Belgrade: The Most Beautifully Ugly Thing I’ve Ever Laid My Eyes On

Note - I'm a lazy mess and I'm just getting around to reflecting on Month 2 while starting Month 4...sorry I'm going to fire through a bunch of these and get caught up...maybe...probably not

"Travel is fatal to prejudice, bigotry, and narrow-mindedness, and many of our people need it sorely on these accounts. Broad, wholesome, charitable views of men and things cannot be acquired by vegetating in on little corner of the earth all one's lifetime." - Mark Twain

I was ignorant. I think most of us were to some degree or another. During our first month in Prague we were ecstatic, anxious, scared, overwhelmed, you name it we felt it - but I think for the most part we were happy to have finally started this promising year. However, in all our early conversations - given we didn't know each other that well yet - much of them revolved around our one common element, this trip, we talked about what we were looking forward to going the most, side trips we may want to plan and who would join us on those. In talking about all the potential we all had this weird "black hole" on our itinerary... Belgrade (to be honest when I first heard the city's name before going on this trip I confused it with Belfast before realizing I'm an idiot). For the most part we all thought it would have some good bars and clubs but we were all a little bummed or had basement low expectations for it. Many of us started booking a bunch of side trips out of Belgrade immediately to places like Croatia, Montenegro, Bulgaria, etc....anywhere but Belgrade seemed to be the planning mindset for Month 2.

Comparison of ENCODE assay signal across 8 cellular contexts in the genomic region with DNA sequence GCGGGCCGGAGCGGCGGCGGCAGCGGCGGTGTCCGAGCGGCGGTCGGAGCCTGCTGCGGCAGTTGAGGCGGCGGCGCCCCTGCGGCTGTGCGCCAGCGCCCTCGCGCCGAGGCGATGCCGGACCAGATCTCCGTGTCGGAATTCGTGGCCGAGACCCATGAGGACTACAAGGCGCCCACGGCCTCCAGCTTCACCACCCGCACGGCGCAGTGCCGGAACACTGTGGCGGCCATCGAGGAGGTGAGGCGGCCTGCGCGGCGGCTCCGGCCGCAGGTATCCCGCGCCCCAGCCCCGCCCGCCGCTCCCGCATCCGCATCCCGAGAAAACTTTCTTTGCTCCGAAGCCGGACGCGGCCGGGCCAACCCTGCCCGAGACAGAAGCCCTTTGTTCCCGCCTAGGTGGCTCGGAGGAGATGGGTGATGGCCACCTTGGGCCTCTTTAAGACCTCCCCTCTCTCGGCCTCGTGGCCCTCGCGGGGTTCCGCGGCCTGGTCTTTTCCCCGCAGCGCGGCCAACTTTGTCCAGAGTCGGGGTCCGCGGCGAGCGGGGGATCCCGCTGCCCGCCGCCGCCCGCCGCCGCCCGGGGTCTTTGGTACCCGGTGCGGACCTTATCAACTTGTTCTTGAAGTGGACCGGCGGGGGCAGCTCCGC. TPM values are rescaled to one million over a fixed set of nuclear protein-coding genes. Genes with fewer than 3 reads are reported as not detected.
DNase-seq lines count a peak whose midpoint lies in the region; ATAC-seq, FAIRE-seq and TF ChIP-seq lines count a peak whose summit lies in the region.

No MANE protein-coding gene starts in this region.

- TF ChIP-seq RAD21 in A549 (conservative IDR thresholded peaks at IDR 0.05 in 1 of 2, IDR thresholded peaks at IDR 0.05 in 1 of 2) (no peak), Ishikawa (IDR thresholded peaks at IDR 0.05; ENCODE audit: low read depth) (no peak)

Then we arrived. I wish I could say that once we got there it was like Dorothy landing in Munchkin land and we were all wandering around in awe of the beauty of it all (....a Wizard of Oz reference...nailed it), but myself and several remotes pulled into the Belgrade train station and it looked like this.....

Yikes...

We were nervous to say the least, to add to that Sam, Chase and I couldn't figure out how to get to our place so hopped into a cab - which we were told not to take - to our apartments. After arriving at our apartment the anxiety levels hit a new high as we walked into our apartment's entry way, I couldn't help but notice it looked like a post-apocalyptic crack den. However, in what would become somewhat of a theme for the month after getting past this disquieting exterior we were led into a small, but beautifully renovated apt....my jaw dropped and a wave of relief washed over me. How the hell did this epic shithole hold this gem...with AC!

As the month went on I rapidly fell in love with this city that had the most beautiful character behind its rough exterior - think Brooklyn about 15-20 years ago. There was the bustling waterftront with its barges converted into clubs, coffee knowledge to be found at Uzitak, sprawling Belgrade Fortress with its sunset views, Republic Square bringing the city together, the hidden gem of Vox Jazz Club, awe-inspiring churches, dinner under the trees at Frans, energetic Skadarlija street, the always awake concrete jungle, and on and on and on.

Manufaktura's "rooftop" - many places in Belgrade has this unique, creative edge to them that made us fall in love with it so easily.

But what stood out more than cool cafes, funky shops and dynamic bars were the people. Similar to the city itself when I thought of the people of Belgrade I assumed some guy named Mikhail with a giant scar on his face, slamming vodka and cursing America, but what we got were some of the kindest, welcoming people I've ever met.